I think this is definitely important. The existing REPL is just a crude first trivial step. But it will get better!

Make It Useful to You

I personally want to apply Spry in the domains of VR and IoT. Web systems is no longer that interesting to me, but if someone would like to evolve Spry compiled to js - I would be very grateful.

Amaze the World

Hopefully, eventually! :)

May 13, 2016 10:00 PM

May 12, 2016

The Weekly Squeak

Squeak in Action

squeak in action

Chris Muller posted:

The mission-control app I’ve been working on this year appeared in a special episode of CBBC Newsround yesterday!

http://www.bbc.co.uk/newsround/36247103

The segment about Reserve Protection Agency with several screenshots of the app begins at time index 9:40 and runs until 12:25.  I recommend watching the entire episode, though, it’s a worthwhile message.

No one will know it is powered by Squeak but that’s okay, the important message is the one about the danger faced by rhinos as a species.


by Ron Teitelbaum at May 12, 2016 09:12 PM

Torsten Bergmann

Pharo 5.0 - RELEASE

Lots of work in all the details for each member of our Pharo community - but now Pharo 5.0 is pushed out of the door. Great!!!

by Torsten (noreply@blogger.com) at May 12, 2016 04:05 PM

AstaresDistribution of Pharo

I assembled some of my free goodies for Pharo into a Pharo distribution called "AstaresDistribution".

If you use PharoLauncher you can easily load it. The image is available on the Pharo Contribution CI server.

by Torsten (noreply@blogger.com) at May 12, 2016 06:32 AM

Pharo 5.0 - soon

Pharo 5.0 is still in preparation - but you can already try before the final release step.

by Torsten (noreply@blogger.com) at May 12, 2016 06:23 AM

May 09, 2016

Torsten Bergmann

IWST 2016 - Call for Papers

International Workshop on Smalltalk Technologies (IWST) 2016 Call for papers

by Torsten (noreply@blogger.com) at May 09, 2016 04:03 PM

May 08, 2016

Torsten Bergmann

Seaside 3.2.0

Seaside 3.2.0 is now final

by Torsten (noreply@blogger.com) at May 08, 2016 12:48 PM

Changing source code from tests

Nice article on changing source code from tests.

by Torsten (noreply@blogger.com) at May 08, 2016 12:27 PM

Parasol

Parasol is a Pharo Smalltalk framework to automate web browsers. It's particularly useful to write automated tests for Seaside web applications. Its design and implementation are based on the Java Selenium WebDriver API.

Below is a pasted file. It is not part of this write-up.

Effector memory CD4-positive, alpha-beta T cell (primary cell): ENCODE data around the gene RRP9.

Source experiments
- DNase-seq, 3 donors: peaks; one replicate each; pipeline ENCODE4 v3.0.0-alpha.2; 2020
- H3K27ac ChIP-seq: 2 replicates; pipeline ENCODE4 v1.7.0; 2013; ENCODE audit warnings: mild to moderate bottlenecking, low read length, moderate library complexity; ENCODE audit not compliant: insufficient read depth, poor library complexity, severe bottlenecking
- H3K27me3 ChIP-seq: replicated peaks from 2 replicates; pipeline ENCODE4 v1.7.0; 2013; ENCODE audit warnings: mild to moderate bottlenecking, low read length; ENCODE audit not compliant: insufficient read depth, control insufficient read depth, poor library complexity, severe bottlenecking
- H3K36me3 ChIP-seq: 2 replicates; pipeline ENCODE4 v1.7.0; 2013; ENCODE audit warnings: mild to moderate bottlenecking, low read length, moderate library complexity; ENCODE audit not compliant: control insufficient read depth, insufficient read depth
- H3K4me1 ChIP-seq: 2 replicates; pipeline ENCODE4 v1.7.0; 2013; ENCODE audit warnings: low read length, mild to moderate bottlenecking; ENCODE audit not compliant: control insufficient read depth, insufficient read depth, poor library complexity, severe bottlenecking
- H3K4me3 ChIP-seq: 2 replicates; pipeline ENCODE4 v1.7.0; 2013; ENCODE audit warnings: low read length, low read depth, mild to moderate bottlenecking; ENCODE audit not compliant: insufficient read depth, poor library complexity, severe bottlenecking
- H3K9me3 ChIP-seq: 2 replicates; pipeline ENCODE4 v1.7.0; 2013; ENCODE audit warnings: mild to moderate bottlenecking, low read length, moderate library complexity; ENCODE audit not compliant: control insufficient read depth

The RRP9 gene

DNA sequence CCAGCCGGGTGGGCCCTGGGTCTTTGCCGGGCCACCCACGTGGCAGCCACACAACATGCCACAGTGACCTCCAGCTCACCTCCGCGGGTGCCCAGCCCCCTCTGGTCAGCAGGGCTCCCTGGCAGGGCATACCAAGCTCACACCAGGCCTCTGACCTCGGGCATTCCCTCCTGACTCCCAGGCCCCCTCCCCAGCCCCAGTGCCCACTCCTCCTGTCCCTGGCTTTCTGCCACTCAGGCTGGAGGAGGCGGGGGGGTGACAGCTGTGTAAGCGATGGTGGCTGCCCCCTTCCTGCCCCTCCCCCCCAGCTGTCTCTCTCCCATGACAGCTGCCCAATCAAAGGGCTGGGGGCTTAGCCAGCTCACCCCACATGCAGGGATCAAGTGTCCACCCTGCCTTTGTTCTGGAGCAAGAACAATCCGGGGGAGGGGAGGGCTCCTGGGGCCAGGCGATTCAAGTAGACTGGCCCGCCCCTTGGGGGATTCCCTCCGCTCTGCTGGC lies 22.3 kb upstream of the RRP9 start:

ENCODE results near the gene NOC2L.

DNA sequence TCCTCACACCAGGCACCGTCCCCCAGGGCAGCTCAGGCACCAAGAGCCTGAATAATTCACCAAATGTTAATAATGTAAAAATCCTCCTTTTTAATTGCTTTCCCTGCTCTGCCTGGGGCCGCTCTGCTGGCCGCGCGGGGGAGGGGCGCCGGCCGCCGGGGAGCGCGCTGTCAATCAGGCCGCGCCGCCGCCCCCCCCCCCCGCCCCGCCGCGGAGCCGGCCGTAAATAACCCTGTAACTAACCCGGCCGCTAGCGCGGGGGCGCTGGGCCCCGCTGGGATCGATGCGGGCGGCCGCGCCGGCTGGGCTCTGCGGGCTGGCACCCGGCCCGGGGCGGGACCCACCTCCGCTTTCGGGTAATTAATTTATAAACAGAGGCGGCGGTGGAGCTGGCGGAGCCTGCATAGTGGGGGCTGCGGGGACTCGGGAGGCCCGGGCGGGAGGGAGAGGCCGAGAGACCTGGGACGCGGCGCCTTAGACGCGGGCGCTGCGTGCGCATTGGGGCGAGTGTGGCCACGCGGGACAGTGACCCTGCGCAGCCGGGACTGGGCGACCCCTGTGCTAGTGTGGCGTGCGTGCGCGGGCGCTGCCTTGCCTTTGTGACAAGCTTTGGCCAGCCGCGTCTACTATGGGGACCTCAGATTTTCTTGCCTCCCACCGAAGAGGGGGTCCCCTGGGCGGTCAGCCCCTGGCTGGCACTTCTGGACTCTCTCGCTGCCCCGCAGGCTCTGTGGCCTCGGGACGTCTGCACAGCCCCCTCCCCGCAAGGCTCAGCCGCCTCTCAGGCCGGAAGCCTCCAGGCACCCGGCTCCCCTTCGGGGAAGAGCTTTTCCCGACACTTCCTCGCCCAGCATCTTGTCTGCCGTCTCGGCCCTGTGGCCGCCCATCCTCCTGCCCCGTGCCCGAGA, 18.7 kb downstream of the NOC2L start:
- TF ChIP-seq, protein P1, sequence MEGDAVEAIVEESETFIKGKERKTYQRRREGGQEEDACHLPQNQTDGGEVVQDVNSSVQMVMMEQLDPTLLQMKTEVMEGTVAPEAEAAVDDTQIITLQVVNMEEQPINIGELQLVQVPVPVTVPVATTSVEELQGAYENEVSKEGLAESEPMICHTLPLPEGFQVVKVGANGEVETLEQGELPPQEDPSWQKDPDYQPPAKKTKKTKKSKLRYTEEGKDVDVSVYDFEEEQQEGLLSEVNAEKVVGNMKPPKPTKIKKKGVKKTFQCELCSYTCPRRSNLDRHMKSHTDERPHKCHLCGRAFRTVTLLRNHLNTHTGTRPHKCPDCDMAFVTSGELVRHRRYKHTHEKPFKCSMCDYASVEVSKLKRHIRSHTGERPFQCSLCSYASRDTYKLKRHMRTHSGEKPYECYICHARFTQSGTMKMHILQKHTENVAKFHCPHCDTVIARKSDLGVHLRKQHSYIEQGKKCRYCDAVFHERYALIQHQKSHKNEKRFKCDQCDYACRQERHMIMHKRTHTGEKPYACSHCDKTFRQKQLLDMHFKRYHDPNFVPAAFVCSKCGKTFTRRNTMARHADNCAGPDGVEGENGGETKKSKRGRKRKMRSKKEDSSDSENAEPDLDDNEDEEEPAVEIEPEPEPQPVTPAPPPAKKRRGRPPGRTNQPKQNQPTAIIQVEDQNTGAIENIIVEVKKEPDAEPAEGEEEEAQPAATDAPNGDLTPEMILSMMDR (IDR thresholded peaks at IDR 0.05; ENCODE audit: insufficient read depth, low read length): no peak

by Torsten (noreply@blogger.com) at May 08, 2016 12:26 PM

May 05, 2016

Tony Garnock-Jones

Our operating systems are incorrectly factored

Unix famously represents all content as byte sequences. This was a great step forward, offering a way of representing arbitrary information without forcing an interpretation on it.

However, it is not enough. Unix is an incomplete design. Supporting only byte sequences, and nothing else, has caused wasted effort, code duplication, and bugs.

Text is an obvious example of the problem

Consider just one data type: text. It has a zillion character sets and encoding schemes. Each application must decide, on its own, which encoding of which character set is being used for a given file.

When applications get this wrong, both obvious bugs like Mojibake and subtler flaws like the IDN homograph attack result.

Massive duplication of code and effort

Lack of system support for text yields massive code duplication. Rather than having a system-wide, comprehensive model of text representation, encoding, display, input, collation, and comparison, each programming language and application must fend for itself.

Because it is difficult and time consuming to properly handle text, developers tend to skimp on text support. Where a weakness is identified, it must be repaired in each application individually rather than at the system level. This is itself difficult and time consuming.

Inconsistent treatment

Finally, dealing only with byte sequences precludes consistent user interface design.

Consider a recent enhancement to Thunderbird, landing in version 45.0. Previously, when exporting an address book as CSV, only the “system character set” was supported. Now, the user must specify which character set and encoding is to be used:

Illustration from the Thunderbird 45.0 release notes

The user cannot simply work with a file containing text; they must make a decision about which encoding to use. Woe betide them if they choose incorrectly.

A consistent approach would separate the question of text encodings entirely from application-specific UIs. System UI for transcoding would exist in one place, common to all applications.

User frustration

A tiny fraction of the frustration this kind of thing causes is recorded in Thunderbird’s bug 117236.

Notice that it took fourteen years to be fixed.

Ubiquitous problem

This Thunderbird change is just one example. Each and every application suffers the same problems, and must have its text support repaired, upgraded, and enhanced independently.

It’s not only a Unix problem. Windows and OS X are just as bad. They, too, offer no higher-level model than byte sequences to their applications. Even Android is a missed opportunity.

Learn from the past

Systems like Smalltalk, for all their flaws, offer a higher-level model to programmers and users alike. In many cases, the user never need learn about text encoding variations.

Instead, the system can separate text from its encoding.

Where encoding is relevant to the user, there can be a single place to work with it. Contrast this with the many places encoding leaks into application UIs today, just one of which is shown in the Thunderbird example above.

It’s not just text

Text is just one example. Pictures are another. You can probably think of more.

Our operating systems do not support sharing of high-level abstractions of data between documents or applications.

An operating system with a mechanism for doing so would take a great burden off both programmers and users.

Let’s start thinking about what a better modern operating system would look like.

by tonyg at May 05, 2016 07:48 PM